Kelly O'Hair is reporting about the near-future of OpenJDK releases in his blog My First OpenJDK7 Mercurial Push. Describing his upload to the JDK 7 build area forest, he writes, "This is just one of the many team areas for the JDK7 project, as the build team changes accumulate, at some point we will decide (as a team) to do some more detailed build&test runs and when we are satisfied all is well, we will reserve a time to integrate all these build changes to the master area Mercurial forest at http://hg.openjdk.java.net/jdk7/jdk7."

The submission period for the NetBeans Innovators Grants, part of Sun's Community Innovation Awards Program, ends on Friday, March 7. "The NetBeans Innovators Grant is a process to provide grants to developers or teams of developers to work on an open source project. A total of 10 large projects will be chosen and awarded a grant of US$ 11,500 dollars. Another 10 smaller projects will be chosen and awarded a grant of US$ 2,000 dollars."


In today's Weblogs, Kohsuke Kawaguchi reports on
Progress on Hudson's i18n/l10n.
"A few months ago, I blogged about the enhancement in Hudson to enable i18n. The progress since then has been rather amazing."

In
Continuous Integration build strategies - stage your builds!, John Ferguson Smart writes:
"So you've got hundreds of tests, but they take ages to run. You have a Continuous Integration server, but it takes an hour to tell anyone when there's a failure. What can you do?"

Finally, Kyle Grucci reports success
Limiting auto-compilation within Netbeans 6.0.1.
"While unsuccessfully searching for a switch to turn off auto compilation within Netbeans, I did find a way to limit it (through the GUI). "


In today's Forums, whartung offers advice for getting session beans in GlassFish to commit, in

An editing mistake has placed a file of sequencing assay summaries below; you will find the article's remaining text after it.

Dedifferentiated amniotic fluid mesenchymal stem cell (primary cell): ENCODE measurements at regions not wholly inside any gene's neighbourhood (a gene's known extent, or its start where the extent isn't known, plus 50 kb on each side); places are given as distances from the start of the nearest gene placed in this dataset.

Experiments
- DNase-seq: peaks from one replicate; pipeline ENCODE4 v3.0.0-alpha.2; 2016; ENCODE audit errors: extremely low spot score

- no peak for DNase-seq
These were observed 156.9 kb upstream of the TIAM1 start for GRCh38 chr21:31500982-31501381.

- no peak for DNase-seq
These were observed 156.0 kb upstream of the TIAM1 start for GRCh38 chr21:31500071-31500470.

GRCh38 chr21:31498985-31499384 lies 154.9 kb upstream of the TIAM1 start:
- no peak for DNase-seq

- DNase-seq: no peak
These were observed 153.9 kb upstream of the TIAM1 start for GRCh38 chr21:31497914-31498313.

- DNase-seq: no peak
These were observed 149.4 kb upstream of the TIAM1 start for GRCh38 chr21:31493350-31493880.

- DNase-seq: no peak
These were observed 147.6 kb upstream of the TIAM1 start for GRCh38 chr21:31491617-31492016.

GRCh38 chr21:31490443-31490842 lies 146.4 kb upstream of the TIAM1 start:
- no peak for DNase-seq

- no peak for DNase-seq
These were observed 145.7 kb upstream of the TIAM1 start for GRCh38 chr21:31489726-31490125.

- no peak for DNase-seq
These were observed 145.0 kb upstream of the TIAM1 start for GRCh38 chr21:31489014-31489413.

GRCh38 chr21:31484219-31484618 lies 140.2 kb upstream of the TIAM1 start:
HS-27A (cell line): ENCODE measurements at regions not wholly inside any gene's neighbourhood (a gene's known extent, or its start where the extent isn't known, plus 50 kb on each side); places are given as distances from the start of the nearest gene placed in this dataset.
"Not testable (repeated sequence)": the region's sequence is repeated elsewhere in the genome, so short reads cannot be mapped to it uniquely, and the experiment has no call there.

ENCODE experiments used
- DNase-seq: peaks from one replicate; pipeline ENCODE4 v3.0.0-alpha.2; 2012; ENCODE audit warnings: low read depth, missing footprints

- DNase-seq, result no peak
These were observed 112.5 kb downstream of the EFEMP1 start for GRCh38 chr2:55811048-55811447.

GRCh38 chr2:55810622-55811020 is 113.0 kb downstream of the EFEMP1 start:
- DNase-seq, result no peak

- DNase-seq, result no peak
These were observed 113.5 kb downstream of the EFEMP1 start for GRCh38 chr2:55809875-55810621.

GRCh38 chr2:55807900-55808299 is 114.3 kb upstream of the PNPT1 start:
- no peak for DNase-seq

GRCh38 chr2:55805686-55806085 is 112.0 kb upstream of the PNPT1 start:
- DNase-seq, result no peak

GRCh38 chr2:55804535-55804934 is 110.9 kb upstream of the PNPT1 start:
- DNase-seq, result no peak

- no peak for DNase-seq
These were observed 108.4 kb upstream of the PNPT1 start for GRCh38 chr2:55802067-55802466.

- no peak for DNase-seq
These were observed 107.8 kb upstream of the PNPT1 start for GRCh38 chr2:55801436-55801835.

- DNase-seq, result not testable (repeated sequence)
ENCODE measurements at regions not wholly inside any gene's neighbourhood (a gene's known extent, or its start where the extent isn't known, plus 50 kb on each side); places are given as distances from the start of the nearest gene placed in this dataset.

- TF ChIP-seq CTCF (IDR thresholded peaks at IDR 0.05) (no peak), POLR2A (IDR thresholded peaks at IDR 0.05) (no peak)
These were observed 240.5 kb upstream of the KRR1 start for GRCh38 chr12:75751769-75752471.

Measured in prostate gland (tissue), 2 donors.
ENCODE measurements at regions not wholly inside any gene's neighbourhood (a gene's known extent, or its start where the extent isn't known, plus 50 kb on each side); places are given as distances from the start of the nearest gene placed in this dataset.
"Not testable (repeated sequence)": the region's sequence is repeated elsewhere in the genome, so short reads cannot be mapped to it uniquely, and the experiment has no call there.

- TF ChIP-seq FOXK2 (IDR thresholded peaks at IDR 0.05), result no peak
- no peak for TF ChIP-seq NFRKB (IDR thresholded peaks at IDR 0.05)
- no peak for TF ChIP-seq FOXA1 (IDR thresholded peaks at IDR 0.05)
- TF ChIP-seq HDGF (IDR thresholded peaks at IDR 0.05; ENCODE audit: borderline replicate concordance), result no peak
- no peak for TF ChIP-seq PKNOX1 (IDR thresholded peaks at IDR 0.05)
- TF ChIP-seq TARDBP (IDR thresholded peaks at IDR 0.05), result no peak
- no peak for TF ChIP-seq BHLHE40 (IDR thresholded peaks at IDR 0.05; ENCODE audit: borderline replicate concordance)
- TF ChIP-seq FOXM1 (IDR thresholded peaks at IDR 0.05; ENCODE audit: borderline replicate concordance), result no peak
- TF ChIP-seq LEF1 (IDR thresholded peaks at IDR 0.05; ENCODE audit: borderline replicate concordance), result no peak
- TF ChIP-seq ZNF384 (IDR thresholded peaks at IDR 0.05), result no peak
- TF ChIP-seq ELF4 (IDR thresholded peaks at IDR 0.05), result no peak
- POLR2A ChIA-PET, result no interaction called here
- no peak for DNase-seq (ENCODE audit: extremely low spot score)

Re: Forcing commit and em.flush does not seem to do it.
"While all of your work is creating actual DB calls, the problem is that your transaction is not commiting. So all of those objects that you are creating are staying alive, and in the managed state. All flushing does is ensure that they're written to the DB, but it does not release the managed objects. You might trying makes calls to em.flush(), then followed by a call em.clear(), which is supposed to reset all of the managed entities, and make them unmanaged (and, in theory, available for GC). If that doesn't work, then you may want to try and break your transaction up in to batches, and commit the transaction at a regular interval."

maksym_shostak wants advice for providing a small JVM-and-application install, in the thread
Consumer JRE and User Experience during installation.
"I'm considering about using Consumer JRE for my desktop application. It seems it is better to wait for its release candidate [...] But my customers do not know (or need to know) English and what is Java. So, can I use Consumer JRE to create better user experience (or where is jkernel.exe and silent installation)?"

nsimpson makes the case for pointing in Wonderland in
Re: Gesture UI for 0.4 release.
"I think that pointing is a very important part of the Wonderland user model. It helps to complete the illusion that the user and their avatar are one and the same. I click with my mouse on something in world and my avatar points too. My action and my avatar's actions are connected and consistent. I also think this is essential from a social point of view. If I'm clicking on something and my action isn't visible to others then they have no idea that I'm something."


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Things not to do at startups

Comments